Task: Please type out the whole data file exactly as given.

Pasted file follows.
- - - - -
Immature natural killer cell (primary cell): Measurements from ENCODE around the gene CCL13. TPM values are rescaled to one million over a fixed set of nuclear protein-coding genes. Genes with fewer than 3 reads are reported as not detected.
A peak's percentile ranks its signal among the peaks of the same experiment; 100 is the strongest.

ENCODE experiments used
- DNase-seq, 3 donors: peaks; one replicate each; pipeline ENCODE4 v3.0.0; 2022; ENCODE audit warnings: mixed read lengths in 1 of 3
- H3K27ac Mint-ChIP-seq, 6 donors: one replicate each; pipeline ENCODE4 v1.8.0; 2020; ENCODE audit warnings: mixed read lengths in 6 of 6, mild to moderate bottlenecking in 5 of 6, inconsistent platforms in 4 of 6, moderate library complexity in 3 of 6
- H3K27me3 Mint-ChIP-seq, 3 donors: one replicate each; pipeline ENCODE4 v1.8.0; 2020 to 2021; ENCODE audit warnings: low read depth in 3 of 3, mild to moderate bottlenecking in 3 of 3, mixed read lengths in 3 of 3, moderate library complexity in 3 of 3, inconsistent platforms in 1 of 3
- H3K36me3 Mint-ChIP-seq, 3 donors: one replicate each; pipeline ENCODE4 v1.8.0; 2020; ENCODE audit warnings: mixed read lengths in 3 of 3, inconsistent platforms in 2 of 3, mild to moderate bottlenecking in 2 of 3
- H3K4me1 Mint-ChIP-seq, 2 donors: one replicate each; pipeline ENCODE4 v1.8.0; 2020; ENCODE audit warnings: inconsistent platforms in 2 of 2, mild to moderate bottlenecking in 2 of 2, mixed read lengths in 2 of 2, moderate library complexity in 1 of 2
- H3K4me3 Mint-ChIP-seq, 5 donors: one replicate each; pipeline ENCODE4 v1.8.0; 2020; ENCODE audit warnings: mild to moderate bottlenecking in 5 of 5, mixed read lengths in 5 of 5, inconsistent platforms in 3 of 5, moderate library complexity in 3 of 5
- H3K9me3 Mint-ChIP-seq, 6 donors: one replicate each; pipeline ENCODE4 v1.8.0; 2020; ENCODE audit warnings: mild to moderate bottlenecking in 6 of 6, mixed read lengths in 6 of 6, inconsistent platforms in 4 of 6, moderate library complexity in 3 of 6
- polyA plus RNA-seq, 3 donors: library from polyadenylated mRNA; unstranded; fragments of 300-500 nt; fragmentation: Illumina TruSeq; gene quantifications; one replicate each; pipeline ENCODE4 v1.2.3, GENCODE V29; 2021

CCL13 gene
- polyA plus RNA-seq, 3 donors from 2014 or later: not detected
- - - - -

Immature natural killer cell (primary cell): Measurements from ENCODE around the gene CCL13. TPM values are rescaled to one million over a fixed set of nuclear protein-coding genes. Genes with fewer than 3 reads are reported as not detected.
A peak's percentile ranks its signal among the peaks of the same experiment; 100 is the strongest.

ENCODE experiments used
- DNase-seq, 3 donors: peaks; one replicate each; pipeline ENCODE4 v3.0.0; 2022; ENCODE audit warnings: mixed read lengths in 1 of 3
- H3K27ac Mint-ChIP-seq, 6 donors: one replicate each; pipeline ENCODE4 v1.8.0; 2020; ENCODE audit warnings: mixed read lengths in 6 of 6, mild to moderate bottlenecking in 5 of 6, inconsistent platforms in 4 of 6, moderate library complexity in 3 of 6
- H3K27me3 Mint-ChIP-seq, 3 donors: one replicate each; pipeline ENCODE4 v1.8.0; 2020 to 2021; ENCODE audit warnings: low read depth in 3 of 3, mild to moderate bottlenecking in 3 of 3, mixed read lengths in 3 of 3, moderate library complexity in 3 of 3, inconsistent platforms in 1 of 3
- H3K36me3 Mint-ChIP-seq, 3 donors: one replicate each; pipeline ENCODE4 v1.8.0; 2020; ENCODE audit warnings: mixed read lengths in 3 of 3, inconsistent platforms in 2 of 3, mild to moderate bottlenecking in 2 of 3
- H3K4me1 Mint-ChIP-seq, 2 donors: one replicate each; pipeline ENCODE4 v1.8.0; 2020; ENCODE audit warnings: inconsistent platforms in 2 of 2, mild to moderate bottlenecking in 2 of 2, mixed read lengths in 2 of 2, moderate library complexity in 1 of 2
- H3K4me3 Mint-ChIP-seq, 5 donors: one replicate each; pipeline ENCODE4 v1.8.0; 2020; ENCODE audit warnings: mild to moderate bottlenecking in 5 of 5, mixed read lengths in 5 of 5, inconsistent platforms in 3 of 5, moderate library complexity in 3 of 5
- H3K9me3 Mint-ChIP-seq, 6 donors: one replicate each; pipeline ENCODE4 v1.8.0; 2020; ENCODE audit warnings: mild to moderate bottlenecking in 6 of 6, mixed read lengths in 6 of 6, inconsistent platforms in 4 of 6, moderate library complexity in 3 of 6
- polyA plus RNA-seq, 3 donors: library from polyadenylated mRNA; unstranded; fragments of 300-500 nt; fragmentation: Illumina TruSeq; gene quantifications; one replicate each; pipeline ENCODE4 v1.2.3, GENCODE V29; 2021

CCL13 gene
- polyA plus RNA-seq, 3 donors from 2014 or later: not detected